August 17, 2012
Developmental Clock In The Brain Can Assess Child’s Age
Connie K. Ho for redOrbit.com — Your Universe Online
A group of researchers, led by scientists from the University of California, San Diego (UCSD), have created a set of measurements that can measure a child´s age with 92 percent accuracy.
The study´s results, published in the September 25 edition of Current Biology, highlighted the issue on biological variability in children. The researchers found that structural measures and maturational differences during adolescence and maturing young adults are smaller than previously understood. The report provided a composite profile of varying phases of brain development from three to twenty years of age. It is the first study published by the Pediatric Imaging, Neurocognition, and genetics Study (PING), which was aided by a two-year stimulus grant from the National institutes of Health. The results may lead to a better understanding of brain science and medicine.
"We have uncovered a 'developmental clock' within the brain–a biological signature of maturation that captures age differences quite well regardless of other kinds of differences that exist across individuals," remarked first author Timothy T. Brown, developmental cognitive neuroscientist in the Department of Neurosciences at UCSD, in a prepared statement.
The team created a number of biomarkers of brain anatomy, including one which showed the neuroanatomic development of the shape, seize, and tissue properties of different parts of the brain. Advances in magnetic resonance imaging (MRI) aided the researchers in their project. They collected data from 885 participants, typically including developing children and teens. They recorded information on items like the volume of deep structures, the signal intensities and tissue properties, as well as the measurements of cortical thickness and area.
"No individual measurement closely reflects a child's age across the childhood years, because changes of different kinds cascade dynamically as development progresses. But taken together, the measurements reveal a phenotype that is tightly linked to the child's chronological age," commented Terry Jernigan, professor of cognitive science at UCSD, in the statement.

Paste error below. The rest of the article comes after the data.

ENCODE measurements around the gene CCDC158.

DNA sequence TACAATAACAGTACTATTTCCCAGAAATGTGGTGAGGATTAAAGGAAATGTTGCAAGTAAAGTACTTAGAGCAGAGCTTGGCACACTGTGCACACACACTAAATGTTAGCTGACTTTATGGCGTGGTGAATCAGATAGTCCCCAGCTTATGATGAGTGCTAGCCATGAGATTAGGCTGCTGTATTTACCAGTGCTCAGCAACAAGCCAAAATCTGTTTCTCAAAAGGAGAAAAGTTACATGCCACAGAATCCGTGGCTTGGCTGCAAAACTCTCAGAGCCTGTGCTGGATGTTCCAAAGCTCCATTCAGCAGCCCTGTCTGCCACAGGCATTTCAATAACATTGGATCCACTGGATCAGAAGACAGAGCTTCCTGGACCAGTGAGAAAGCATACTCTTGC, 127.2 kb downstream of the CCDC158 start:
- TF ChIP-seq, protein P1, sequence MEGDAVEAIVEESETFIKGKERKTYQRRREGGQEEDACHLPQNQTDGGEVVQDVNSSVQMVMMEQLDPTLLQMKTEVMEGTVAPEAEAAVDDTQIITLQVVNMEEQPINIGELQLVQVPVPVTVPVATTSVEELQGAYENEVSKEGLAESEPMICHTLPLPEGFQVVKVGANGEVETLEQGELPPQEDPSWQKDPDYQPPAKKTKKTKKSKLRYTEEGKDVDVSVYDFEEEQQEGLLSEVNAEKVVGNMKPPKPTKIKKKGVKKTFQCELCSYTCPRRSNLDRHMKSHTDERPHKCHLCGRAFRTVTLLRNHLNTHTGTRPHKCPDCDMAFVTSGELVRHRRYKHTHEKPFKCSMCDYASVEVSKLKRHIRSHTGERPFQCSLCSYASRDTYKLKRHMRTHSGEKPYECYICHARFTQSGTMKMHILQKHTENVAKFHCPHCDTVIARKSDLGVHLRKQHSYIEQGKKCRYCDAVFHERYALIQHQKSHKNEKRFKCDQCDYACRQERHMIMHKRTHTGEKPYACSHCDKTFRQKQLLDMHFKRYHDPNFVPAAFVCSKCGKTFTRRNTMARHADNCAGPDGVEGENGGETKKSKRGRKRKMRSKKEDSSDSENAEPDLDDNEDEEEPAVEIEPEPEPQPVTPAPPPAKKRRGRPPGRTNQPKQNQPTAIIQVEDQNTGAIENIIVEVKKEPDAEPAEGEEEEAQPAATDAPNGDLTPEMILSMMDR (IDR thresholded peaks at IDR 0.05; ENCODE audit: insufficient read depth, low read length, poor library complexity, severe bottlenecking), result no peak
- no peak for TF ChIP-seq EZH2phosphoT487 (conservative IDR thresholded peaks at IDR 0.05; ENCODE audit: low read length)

Based on the project, researchers from different institutions can establish large-scale, shared databases from the group of multimodal, multisite images.
"Since this multi-dimensional MRI method is entirely objective, quantitative, and noninvasive, and can powerfully distinguish among different phases of maturity, we hope it might also be useful for the early detection of developmental brain disorders," noted Brown in the statement.
Furthermore, the scientists also hope to explore this new approach to be used for clinical purposes.
"The fact that we found a collection of brain measures that so accurately captures a person's chronological age means that brain development, or at least certain anatomical aspects of it, is more tightly controlled than we knew previously," commented Brown in the statement. "The regularity in this maturity metric among typically developing children suggests that it might be sensitive to detecting abnormality as well."
Lastly, the investigators are not clear on how the anatomical changes in the brain could be associated with maturity of human behavior.
"The anatomy and physiology of these dynamic, interacting neural systems, which we can probe in different ways with MRI scans, have to account for the changes we all observe in human psychological development," Brown concluded in the statement. "We're still figuring out exactly how."